Kosciuszko brumby numbers surge, prompting accusations of ‘shameful’ NSW mismanagement
Environment advocates say the New South Wales government is failing to meet its promise to control feral horses in the Kosciuszko national park after numbers increased by more than 4,000 in the past two years.
Based on surveys conducted in November, the government estimates numbers have grown to 18,814, up from 14,380 in 2020.
Under a management plan agreed to at the end of 2021 after years of deadlock within the Coalition, the number of horses in the park must be reduced to 3,000 by 2027.
Related: Kosciuszko brumby numbers to be drastically cut under NSW government plan
The NSW environment minister, James Griffin, said 859 horses were removed from the park between February and December last year. That figure and the survey results have prompted criticism the government is not doing enough.
“While we understand that, after years of inaction, initial control efforts would be slow to ramp up … the rate is nowhere near what is needed to start to reduce numbers and protect this unique landscape,” said Jack Gough, advocacy manager at the Invasive Species Council.
“The future of vulnerable wildlife such as the corroboree frog, sensitive alpine wildflowers and the headwaters of the Murray and Murrumbidgee rivers are at stake if horse numbers are not brought down rapidly.”
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Jacqui Mumford, the chief executive of the Nature Conservation Council of NSW, said the state government had been aware of the problem of growing horse populations in the park for years.
“It’s a shameful reflection on their attitude towards nature protection that horse numbers haven’t been brought under control,” she said.
The NSW National Parks and Wildlife Service said the increase was likely due to improved conditions for horse breeding in the absence of the fires and drought that affected numbers in the 2020 survey.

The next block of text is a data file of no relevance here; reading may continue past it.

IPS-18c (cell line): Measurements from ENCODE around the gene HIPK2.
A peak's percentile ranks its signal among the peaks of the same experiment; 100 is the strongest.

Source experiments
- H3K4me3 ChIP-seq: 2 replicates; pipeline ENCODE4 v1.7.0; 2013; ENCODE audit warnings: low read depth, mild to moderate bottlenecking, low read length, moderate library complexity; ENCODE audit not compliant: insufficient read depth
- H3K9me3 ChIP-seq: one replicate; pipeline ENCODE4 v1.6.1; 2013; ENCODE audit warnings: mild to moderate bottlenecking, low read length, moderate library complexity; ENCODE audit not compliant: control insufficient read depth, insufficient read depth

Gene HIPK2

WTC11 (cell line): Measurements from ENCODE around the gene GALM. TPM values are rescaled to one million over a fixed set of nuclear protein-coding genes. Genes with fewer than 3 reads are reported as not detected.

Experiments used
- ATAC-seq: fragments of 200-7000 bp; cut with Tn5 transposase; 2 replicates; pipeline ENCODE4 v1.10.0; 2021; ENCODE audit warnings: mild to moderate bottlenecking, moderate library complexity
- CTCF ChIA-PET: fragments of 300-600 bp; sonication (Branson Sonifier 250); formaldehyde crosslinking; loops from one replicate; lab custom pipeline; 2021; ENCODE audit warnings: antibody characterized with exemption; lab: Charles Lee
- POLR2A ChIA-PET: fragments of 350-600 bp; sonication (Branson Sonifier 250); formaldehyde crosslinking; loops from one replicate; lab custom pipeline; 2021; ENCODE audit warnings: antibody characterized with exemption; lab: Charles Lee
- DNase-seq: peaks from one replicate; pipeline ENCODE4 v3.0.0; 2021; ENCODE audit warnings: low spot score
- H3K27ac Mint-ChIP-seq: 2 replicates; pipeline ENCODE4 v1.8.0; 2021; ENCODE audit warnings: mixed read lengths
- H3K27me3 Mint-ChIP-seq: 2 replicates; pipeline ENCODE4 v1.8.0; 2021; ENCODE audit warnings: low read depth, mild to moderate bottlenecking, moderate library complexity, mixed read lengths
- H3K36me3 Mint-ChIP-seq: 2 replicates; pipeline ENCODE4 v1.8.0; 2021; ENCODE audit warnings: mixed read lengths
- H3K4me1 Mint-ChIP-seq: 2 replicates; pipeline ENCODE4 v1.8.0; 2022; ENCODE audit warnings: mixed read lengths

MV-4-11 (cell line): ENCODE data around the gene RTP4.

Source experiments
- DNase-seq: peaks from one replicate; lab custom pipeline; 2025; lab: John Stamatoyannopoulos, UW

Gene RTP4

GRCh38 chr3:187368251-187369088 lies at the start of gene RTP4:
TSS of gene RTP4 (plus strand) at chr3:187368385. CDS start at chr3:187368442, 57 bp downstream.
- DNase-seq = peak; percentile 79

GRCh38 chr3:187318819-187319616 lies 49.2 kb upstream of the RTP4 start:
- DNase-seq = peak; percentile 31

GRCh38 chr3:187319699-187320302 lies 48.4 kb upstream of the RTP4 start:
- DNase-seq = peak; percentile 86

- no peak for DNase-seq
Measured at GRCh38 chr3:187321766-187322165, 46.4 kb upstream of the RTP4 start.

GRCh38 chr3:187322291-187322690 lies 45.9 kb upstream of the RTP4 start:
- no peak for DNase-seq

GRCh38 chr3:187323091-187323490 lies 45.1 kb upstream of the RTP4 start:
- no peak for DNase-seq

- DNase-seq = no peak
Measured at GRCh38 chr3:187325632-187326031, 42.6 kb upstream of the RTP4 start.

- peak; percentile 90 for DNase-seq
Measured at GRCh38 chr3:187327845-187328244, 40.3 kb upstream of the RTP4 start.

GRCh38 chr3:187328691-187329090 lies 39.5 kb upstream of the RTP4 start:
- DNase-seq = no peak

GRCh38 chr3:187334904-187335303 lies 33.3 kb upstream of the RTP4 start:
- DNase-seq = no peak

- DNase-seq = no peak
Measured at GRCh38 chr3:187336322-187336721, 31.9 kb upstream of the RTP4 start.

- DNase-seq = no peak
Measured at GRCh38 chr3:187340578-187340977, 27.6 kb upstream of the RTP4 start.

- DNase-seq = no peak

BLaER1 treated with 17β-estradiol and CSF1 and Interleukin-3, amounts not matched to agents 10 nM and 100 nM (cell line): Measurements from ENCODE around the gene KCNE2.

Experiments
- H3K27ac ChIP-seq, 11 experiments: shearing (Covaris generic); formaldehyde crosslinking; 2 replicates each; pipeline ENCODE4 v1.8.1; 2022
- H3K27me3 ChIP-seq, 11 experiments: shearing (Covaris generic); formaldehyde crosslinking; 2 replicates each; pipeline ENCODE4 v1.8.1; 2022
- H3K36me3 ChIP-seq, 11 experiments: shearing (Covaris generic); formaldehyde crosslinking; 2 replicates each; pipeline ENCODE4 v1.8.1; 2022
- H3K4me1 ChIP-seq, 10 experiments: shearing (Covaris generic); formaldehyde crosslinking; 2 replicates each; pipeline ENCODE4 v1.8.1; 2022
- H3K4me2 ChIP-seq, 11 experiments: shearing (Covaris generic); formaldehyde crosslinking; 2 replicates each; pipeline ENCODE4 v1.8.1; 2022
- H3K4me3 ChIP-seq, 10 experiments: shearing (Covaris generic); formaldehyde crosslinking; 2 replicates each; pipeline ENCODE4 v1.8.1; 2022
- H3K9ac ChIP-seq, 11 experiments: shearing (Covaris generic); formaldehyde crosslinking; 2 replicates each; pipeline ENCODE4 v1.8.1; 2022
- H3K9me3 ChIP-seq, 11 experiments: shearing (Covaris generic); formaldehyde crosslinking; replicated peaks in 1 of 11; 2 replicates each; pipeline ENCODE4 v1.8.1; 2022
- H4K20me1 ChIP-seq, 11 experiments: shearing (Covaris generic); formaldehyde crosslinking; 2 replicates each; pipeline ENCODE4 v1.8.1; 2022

A spokesperson said the number of horses removed in 2022 was higher than at any time in the past 20 years.
Progress towards the target of 3,000 horses was continually reviewed and the survey results would be used to help design control programs, the spokesperson said.
Related: Alpine brumbies: destructive feral hoofed beasts or a heritage breed to protect?
Last year, the government reviewed the implementation of its wild horse management plan after allegations correct culling protocols were not being followed.
It also reported a letter threatening to “firebomb” a NSW national parks office in the Snowy Mountains region over the culling of feral horses to the police.
Separately, the government paused all ground shooting in the park after allegations of mismanagement were raised in relation to an aerial cull of feral deer in Moonbah last February.
The government said on Friday the review of the management plan found animal welfare outcomes were “better than predicted, as confirmed by independent veterinary observations”.
It said the evaluation found no evidence of non-kill shots having been taken, nor of foaling mares being shot.
The public safety review after the deer cull found correct safety systems were observed but recommended notification of nearby landholders be improved.